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DADSR stands for “Delay, Attack, Decay, Sustain, Release,” which is an extended type of envelope generator that offers an additional “Delay” stage compared to the standard ADSR envelope. DADSR envelope generators are used to control or modulate various parameters of a synthesizer, such as amplitude, filter cutoff, or modulation depth, over time to create dynamic and evolving sounds.

Here is a breakdown of each stage in a DADSR envelope:

  1. Delay: The Delay stage determines the amount of time before the envelope starts to act upon receiving a Gate signal (note on). During this stage, the output of the envelope generator remains at its minimum value (usually 0V).
  2. Attack: The Attack stage defines the time it takes for the envelope to rise from its minimum value to its maximum value (usually +5V or +10V) after the Delay stage. A shorter attack time results in a faster, more immediate response, while a longer attack time creates a slower, more gradual increase in the controlled parameter.
  3. Decay: The Decay stage specifies the time it takes for the envelope to fall from its maximum value to the level set by the Sustain stage. Shorter decay times create a sharper, more percussive response, while longer decay times result in a slower, more gradual decrease in the controlled parameter.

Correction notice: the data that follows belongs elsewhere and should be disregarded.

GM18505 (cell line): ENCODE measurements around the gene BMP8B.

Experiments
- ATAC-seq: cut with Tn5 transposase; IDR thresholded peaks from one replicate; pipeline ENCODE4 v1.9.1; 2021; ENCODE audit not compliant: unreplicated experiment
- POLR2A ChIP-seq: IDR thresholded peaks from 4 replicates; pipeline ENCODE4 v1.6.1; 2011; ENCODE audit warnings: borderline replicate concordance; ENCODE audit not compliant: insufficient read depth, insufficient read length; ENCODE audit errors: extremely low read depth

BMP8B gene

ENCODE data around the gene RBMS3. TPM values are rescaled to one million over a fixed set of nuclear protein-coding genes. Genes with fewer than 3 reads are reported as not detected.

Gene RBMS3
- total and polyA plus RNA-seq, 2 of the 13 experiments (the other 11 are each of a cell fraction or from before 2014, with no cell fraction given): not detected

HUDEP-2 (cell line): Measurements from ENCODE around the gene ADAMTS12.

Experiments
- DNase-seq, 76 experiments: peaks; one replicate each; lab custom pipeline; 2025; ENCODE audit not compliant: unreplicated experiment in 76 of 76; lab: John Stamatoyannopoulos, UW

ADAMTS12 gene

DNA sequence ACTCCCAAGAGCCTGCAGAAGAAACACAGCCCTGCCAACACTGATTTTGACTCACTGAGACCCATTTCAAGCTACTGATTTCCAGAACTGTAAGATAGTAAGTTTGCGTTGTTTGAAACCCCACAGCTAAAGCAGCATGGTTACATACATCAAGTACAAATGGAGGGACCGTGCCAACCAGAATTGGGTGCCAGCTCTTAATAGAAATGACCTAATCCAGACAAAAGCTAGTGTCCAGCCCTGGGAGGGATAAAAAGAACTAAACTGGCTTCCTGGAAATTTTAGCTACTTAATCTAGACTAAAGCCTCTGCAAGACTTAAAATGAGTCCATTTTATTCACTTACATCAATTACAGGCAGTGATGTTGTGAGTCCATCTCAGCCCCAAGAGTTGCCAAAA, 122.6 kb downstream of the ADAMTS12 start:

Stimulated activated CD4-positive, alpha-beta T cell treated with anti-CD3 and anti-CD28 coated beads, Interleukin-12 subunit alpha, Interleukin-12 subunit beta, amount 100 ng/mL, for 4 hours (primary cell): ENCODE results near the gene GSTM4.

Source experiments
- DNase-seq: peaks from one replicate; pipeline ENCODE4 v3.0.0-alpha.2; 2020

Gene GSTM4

4. Sustain: The Sustain stage represents a steady level at which the envelope will hold as long as the Gate signal remains high (note held). The Sustain stage does not have a time parameter; instead, it sets a voltage level that determines the sustained value of the controlled parameter.
  5. Release: The Release stage determines the time it takes for the envelope to fall back to its minimum value after the Gate signal goes low (note off). Shorter release times create a faster, more abrupt ending to the note, while longer release times result in a slower, more gradual fade-out of the controlled parameter.

DADSR envelope generators offer additional flexibility and control over the shape of the envelope by introducing a delay before the envelope starts, which can be useful for creating more complex or expressive modulation effects in a modular system.